Rossbach v. Bilby

Annotate this Case

52 N.W.2d 747 (1952)

155 Neb. 575

ROSSBACH v. BILBY.

No. 33143.

Supreme Court of Nebraska.

April 4, 1952.

*748 Paul I. Manhart, Henry C. Winters, Omaha, for appellant.

Fred N. Hellner, Omaha, for appellee.

Heard before SIMMONS, C. J., and MESSMORE, YEAGER, CHAPPELL, WENKE, and BOSLAUGH, JJ.

MESSMORE, Justice.

Joseph J. Rossbach, plaintiff, brought this action against John L. Bilby, defendant, in the district court for Douglas County to establish an oral agreement of a joint adventure between the plaintiff and defendant for the purpose of dealing in and supplying stone to purchasers who might require such product, for an accounting and determination of the rights of the parties, and for damages. Trial was had to the court. The court rendered judgment, finding generally in favor of the defendant and against the plaintiff. The plaintiff did not file a motion for new trial. Plaintiff appeals.

For convenience we will refer to the parties as they appear in the district court, and in some instances by their last names as a matter of clarity.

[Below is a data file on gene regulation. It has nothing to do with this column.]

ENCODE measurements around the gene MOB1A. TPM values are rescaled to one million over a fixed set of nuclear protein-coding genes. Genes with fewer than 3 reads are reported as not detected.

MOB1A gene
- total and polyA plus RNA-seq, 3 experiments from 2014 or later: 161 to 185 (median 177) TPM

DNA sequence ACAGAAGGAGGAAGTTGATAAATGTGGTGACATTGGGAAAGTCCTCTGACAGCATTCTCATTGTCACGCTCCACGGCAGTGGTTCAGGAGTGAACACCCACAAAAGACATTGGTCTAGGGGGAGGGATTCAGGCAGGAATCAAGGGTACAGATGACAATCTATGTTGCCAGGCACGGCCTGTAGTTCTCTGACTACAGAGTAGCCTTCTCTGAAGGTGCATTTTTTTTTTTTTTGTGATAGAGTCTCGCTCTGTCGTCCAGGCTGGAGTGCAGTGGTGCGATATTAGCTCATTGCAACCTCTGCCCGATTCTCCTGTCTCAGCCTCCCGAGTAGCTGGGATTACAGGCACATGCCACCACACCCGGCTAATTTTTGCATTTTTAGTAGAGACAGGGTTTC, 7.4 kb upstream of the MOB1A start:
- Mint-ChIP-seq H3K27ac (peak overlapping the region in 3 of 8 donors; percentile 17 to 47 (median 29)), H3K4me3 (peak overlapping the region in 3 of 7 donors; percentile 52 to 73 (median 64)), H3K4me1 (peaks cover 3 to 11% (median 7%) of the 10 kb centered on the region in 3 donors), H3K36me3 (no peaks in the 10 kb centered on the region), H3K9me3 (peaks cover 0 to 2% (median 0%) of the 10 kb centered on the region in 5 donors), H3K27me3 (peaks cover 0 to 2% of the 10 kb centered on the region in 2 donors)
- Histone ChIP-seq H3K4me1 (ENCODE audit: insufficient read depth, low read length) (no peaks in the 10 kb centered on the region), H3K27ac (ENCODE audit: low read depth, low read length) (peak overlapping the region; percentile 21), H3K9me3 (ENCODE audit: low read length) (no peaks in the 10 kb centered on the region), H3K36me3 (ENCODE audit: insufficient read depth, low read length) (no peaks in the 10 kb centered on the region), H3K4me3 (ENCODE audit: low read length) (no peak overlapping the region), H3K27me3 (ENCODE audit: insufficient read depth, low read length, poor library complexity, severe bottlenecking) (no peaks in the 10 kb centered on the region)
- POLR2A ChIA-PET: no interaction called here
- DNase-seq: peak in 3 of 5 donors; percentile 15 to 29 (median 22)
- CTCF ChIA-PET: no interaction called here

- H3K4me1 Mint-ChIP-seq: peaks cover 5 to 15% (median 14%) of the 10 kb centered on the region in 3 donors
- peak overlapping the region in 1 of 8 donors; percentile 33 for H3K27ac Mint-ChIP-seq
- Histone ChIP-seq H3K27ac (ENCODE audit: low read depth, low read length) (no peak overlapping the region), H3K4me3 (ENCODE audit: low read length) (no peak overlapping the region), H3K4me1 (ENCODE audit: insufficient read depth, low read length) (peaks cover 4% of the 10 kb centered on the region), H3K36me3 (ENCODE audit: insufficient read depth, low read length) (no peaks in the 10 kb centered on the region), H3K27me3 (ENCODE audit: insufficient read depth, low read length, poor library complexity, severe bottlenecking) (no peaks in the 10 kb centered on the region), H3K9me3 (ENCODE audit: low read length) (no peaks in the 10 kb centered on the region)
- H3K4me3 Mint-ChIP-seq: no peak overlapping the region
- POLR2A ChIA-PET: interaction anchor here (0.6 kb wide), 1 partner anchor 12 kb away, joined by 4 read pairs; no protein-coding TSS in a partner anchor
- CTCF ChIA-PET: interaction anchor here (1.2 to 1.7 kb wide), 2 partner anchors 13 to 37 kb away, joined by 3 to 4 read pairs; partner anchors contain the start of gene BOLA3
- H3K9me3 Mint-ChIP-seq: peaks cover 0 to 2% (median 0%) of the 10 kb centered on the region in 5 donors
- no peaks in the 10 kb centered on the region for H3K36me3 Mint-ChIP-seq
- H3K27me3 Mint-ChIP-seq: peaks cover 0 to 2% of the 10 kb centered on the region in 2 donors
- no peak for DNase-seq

The principal assignment of error contended for by the plaintiff is that the trial court erred in holding the plaintiff had not proved his oral contract to establish a joint adventure as pleaded in his petition, and in dismissing the plaintiff's cause of action at plaintiff's costs.

This action being equitable in nature comes under the provisions of section 25-1925, R.R.S.1943, and is here for review de novo. Byram v. Thompson, 154 Neb. 756, 49 N.W.2d 628.

The evidence on many material questions of fact is conflicting. This is particularly true with regard to the testimony of the plaintiff and defendant. The record presents a factual situation to which the following is applicable: "This being an equitable action it will be tried de novo in this court pursuant to section 20-1925, Comp.St.1929, and we will reach an independent conclusion without referring to the *749 findings of the district court. Subject, however, to the condition that when the evidence on material questions of fact is in irreconcilable conflict this court will, in determining the weight of the evidence, consider the fact that the trial court observed the witnesses and their manner of testifying and must have accepted one version of the facts rather than the opposite." Rettinger v. Pierpont, 145 Neb. 161, 15 N.W.2d 393, 395. See, also, Byram v. Thompson, supra.